The book aims at constructing a Marxist philosophy of language, embodying a view of language as a social, historical, material and political phenomenon. Since there has never been a strong tradition of thinking about language in Marxism, the book provides an overview of the question of Marxism in language (from Stalin’s pamphlet to Voloshinov's book, taking in an essay by Pasolini), and it seeks to construct a number of concepts for a Marxist philosophy of language.
The book belongs to the tradition of Marxist critique of dominant ideologies. It should be particularly useful to those who, in the fields of language study, literature and communication studies, have decided that language is not merely an instrument of communication.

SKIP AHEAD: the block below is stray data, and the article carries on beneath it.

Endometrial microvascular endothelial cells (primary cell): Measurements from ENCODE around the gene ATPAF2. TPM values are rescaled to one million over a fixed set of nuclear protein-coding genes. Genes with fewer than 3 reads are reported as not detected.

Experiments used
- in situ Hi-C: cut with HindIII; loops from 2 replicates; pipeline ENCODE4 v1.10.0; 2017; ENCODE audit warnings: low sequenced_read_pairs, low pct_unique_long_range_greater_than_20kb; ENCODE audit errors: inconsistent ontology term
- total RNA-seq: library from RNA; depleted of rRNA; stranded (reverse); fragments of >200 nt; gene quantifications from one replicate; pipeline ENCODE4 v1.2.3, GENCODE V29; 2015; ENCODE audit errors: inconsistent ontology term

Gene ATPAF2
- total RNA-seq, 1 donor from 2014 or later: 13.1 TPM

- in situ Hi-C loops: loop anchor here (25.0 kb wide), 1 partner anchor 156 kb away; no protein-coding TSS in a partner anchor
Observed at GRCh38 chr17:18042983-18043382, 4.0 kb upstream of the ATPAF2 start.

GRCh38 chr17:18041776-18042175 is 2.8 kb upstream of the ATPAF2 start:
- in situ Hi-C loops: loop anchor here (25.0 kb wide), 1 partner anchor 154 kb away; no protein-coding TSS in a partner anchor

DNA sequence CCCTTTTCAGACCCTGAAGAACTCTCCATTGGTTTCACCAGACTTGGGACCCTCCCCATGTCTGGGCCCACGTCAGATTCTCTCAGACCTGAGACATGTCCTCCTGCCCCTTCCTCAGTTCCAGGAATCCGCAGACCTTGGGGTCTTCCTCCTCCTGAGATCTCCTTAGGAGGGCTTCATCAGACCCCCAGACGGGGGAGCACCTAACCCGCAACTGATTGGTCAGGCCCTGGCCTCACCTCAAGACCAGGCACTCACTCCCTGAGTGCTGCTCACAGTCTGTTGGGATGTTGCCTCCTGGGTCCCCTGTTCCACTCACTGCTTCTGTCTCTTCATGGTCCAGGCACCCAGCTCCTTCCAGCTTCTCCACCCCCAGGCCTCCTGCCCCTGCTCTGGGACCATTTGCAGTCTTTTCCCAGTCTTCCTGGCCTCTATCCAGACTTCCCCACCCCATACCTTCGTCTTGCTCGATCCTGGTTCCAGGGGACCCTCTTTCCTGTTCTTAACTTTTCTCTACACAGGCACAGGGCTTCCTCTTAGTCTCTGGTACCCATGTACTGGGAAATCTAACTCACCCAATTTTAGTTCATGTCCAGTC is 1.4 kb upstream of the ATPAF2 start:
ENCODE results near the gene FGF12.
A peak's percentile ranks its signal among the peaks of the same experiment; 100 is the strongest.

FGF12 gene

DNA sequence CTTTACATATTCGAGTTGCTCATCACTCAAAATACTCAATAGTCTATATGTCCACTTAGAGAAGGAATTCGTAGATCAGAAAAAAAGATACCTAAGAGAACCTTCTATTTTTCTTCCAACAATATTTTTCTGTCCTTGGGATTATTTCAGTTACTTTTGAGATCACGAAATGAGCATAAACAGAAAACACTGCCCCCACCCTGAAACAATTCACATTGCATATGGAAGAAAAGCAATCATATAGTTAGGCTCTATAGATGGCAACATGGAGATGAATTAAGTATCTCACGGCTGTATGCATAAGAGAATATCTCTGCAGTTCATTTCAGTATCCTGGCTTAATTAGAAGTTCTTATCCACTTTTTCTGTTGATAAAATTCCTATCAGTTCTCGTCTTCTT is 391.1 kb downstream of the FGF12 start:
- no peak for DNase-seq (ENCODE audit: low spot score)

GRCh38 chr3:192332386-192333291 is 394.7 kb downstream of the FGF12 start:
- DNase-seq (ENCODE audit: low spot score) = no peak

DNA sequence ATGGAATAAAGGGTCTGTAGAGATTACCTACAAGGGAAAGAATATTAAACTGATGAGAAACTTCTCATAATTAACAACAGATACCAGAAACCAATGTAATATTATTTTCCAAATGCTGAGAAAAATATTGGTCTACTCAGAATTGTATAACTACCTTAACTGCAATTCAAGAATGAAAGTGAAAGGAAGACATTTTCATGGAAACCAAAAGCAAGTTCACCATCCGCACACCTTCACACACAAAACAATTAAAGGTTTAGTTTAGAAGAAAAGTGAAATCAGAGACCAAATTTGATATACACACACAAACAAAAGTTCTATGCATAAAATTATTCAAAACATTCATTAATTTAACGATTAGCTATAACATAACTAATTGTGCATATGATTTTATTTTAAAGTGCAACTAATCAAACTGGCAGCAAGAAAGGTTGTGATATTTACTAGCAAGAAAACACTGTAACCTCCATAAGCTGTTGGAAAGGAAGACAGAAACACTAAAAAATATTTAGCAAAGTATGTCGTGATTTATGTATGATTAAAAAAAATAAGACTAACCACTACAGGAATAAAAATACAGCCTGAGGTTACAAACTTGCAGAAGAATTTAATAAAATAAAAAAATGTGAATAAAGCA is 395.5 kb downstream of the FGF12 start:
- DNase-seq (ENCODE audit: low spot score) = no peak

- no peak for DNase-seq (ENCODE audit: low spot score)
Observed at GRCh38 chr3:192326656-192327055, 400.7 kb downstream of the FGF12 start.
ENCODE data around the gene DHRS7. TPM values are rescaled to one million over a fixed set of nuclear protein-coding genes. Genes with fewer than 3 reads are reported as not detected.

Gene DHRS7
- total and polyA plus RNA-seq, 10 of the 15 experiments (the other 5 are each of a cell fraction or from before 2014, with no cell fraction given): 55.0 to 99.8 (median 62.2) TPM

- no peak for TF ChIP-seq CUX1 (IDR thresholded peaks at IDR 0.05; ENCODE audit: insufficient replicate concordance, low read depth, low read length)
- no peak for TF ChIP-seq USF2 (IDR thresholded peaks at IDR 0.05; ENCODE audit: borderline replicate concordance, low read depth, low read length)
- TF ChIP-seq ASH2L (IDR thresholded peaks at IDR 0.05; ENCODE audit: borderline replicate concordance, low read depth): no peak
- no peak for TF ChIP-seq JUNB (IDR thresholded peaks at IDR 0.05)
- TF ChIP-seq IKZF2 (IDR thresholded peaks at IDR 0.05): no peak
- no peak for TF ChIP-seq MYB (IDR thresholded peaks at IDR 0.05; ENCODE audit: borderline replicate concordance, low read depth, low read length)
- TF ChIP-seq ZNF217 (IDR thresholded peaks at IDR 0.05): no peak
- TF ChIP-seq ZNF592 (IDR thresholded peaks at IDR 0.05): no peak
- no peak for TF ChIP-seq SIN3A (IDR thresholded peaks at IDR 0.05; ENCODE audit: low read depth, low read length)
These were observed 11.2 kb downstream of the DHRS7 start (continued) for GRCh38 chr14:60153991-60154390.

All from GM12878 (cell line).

This paper examines the process of othering between languages in Luigi Meneghello’s autobiographical work Il dispatrio. Besides offering a case study of an Italian author and scholar who others both the Italian and the English language in his writing, this study also uses a reading of Il dispatrio to question established philosophies of language in both linguistics and postcolonial criticism, arguing that each language is a philosophy in itself. This alternative conception of philosophy as a way of speaking and writing makes it possible to do away with narrow categories of cultural belonging, such as North–South or East–West, and to draw attention to the reciprocity of linguistic processes that shape every intercultural transaction, including those in Meneghello’s work.